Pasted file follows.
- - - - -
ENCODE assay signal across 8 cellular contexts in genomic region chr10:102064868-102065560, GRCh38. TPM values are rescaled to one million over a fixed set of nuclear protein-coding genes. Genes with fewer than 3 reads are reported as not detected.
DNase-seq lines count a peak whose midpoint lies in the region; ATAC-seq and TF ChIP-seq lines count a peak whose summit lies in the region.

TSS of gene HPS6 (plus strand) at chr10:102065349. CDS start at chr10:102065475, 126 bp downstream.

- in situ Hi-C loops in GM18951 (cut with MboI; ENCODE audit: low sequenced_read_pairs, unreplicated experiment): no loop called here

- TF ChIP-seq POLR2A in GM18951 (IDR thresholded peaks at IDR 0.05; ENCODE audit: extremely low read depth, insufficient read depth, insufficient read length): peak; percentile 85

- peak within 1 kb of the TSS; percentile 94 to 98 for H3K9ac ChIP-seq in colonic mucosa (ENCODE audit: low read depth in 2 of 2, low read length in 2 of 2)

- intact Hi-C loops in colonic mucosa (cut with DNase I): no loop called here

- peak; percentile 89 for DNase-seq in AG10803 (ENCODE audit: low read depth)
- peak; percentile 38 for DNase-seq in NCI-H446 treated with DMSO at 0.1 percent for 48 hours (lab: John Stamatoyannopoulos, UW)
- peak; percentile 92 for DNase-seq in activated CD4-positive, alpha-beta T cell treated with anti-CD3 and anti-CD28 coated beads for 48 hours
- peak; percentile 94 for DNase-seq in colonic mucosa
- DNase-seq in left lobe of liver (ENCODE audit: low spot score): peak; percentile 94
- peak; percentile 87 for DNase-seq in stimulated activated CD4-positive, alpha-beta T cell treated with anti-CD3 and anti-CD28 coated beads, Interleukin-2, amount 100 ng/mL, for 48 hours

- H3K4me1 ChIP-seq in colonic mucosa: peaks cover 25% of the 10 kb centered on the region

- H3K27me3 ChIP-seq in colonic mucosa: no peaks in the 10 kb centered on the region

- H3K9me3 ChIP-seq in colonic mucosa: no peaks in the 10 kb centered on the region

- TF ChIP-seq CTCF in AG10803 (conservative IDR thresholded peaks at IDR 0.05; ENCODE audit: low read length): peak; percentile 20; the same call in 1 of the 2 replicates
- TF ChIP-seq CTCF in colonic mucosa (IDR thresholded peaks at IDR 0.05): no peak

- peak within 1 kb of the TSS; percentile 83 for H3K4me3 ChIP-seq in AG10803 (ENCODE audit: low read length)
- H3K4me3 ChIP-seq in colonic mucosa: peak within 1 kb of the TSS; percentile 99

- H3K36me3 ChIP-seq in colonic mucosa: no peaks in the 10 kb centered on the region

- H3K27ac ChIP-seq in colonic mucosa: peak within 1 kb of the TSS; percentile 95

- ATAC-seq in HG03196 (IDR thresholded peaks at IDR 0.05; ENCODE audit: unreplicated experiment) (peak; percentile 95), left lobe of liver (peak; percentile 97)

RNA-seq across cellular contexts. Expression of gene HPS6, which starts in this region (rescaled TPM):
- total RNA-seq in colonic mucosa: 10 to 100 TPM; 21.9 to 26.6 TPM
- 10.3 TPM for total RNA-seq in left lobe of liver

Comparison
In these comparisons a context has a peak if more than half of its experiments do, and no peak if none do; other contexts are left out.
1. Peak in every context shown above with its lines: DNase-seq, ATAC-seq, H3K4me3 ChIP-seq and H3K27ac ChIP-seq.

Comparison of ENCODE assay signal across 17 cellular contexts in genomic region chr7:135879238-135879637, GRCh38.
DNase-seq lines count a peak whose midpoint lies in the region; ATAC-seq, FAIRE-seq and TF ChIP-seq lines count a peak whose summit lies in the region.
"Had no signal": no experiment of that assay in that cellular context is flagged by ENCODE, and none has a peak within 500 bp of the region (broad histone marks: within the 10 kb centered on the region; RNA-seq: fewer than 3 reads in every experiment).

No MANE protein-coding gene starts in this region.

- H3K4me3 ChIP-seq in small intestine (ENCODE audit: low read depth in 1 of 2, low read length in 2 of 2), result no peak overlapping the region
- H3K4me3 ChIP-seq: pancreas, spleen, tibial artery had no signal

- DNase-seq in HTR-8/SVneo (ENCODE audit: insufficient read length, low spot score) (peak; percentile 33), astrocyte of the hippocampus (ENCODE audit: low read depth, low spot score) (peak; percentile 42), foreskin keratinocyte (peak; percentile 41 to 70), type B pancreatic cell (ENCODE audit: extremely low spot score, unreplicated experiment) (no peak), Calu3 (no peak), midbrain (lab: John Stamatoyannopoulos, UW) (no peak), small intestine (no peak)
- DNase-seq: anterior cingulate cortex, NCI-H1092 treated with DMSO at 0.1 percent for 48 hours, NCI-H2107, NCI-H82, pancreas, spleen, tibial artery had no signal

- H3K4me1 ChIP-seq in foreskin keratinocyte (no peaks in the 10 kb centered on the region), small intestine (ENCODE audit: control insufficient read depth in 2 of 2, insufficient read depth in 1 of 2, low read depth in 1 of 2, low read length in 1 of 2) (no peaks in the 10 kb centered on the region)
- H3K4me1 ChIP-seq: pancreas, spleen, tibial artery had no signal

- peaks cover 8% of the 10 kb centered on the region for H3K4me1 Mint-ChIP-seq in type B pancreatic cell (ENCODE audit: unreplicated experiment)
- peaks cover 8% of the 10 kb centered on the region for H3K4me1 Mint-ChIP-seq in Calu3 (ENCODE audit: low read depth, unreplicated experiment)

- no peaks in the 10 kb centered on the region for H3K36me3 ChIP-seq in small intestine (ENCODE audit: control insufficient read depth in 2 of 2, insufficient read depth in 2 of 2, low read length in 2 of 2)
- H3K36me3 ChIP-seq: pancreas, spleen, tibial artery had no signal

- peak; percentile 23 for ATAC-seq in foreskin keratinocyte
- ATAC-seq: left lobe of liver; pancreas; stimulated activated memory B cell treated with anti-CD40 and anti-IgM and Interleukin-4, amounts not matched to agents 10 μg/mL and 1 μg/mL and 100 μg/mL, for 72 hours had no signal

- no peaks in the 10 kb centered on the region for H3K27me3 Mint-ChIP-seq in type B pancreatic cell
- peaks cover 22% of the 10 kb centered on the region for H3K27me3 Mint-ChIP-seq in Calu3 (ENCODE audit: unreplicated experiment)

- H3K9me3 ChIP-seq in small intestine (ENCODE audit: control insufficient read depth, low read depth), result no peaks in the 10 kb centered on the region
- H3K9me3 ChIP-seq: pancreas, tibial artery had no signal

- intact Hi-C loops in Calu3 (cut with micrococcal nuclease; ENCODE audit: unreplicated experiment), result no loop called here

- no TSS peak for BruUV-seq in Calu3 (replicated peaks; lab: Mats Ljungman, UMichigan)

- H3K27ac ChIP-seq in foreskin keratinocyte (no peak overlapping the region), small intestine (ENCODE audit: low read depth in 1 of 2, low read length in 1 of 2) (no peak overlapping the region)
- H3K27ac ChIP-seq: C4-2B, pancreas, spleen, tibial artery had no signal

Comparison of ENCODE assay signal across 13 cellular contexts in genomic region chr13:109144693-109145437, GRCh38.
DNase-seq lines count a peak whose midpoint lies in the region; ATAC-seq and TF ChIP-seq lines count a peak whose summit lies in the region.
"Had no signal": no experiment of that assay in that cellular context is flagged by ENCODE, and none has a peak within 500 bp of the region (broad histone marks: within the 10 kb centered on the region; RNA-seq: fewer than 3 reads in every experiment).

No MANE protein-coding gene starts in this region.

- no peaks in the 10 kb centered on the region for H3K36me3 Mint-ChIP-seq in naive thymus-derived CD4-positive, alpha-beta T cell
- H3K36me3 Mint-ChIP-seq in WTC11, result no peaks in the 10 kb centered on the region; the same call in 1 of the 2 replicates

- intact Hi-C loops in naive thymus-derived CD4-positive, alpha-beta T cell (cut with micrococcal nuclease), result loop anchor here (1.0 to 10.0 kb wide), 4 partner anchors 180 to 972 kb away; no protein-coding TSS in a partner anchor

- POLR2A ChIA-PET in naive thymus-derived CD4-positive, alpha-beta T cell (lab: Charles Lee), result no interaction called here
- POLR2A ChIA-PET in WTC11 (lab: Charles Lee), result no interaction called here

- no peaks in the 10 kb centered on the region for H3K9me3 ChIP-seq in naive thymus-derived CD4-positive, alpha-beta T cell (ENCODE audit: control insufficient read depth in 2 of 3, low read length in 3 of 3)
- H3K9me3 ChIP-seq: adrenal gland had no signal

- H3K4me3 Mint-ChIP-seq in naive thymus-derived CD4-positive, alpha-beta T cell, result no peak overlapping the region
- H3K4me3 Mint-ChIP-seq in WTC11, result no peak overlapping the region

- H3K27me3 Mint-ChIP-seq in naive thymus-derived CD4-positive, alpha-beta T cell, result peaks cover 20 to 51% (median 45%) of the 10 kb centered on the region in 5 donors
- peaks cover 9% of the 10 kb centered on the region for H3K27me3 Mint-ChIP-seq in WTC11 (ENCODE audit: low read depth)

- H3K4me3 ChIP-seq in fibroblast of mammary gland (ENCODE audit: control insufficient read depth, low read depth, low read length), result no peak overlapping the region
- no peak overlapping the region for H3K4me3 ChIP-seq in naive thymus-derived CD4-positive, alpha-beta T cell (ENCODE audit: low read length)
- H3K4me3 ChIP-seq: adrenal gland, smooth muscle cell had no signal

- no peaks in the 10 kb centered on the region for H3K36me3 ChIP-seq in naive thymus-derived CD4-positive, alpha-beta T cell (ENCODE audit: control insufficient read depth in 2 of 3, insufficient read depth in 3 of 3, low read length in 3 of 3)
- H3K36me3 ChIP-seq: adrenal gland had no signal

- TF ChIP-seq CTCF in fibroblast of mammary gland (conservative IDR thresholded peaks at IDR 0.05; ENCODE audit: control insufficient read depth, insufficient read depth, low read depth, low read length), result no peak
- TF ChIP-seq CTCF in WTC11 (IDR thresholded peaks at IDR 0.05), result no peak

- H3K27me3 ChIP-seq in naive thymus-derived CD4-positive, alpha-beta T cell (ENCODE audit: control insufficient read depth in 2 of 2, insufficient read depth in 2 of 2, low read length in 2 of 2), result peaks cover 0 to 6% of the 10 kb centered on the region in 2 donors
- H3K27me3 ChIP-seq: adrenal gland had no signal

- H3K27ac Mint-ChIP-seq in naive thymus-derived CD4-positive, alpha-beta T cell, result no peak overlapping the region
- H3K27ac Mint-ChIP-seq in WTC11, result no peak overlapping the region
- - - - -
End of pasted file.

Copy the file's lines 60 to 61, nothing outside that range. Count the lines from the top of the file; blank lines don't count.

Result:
- intact Hi-C loops in naive thymus-derived CD4-positive, alpha-beta T cell (cut with micrococcal nuclease), result loop anchor here (1.0 to 10.0 kb wide), 4 partner anchors 180 to 972 kb away; no protein-coding TSS in a partner anchor

- POLR2A ChIA-PET in naive thymus-derived CD4-positive, alpha-beta T cell (lab: Charles Lee), result no interaction called here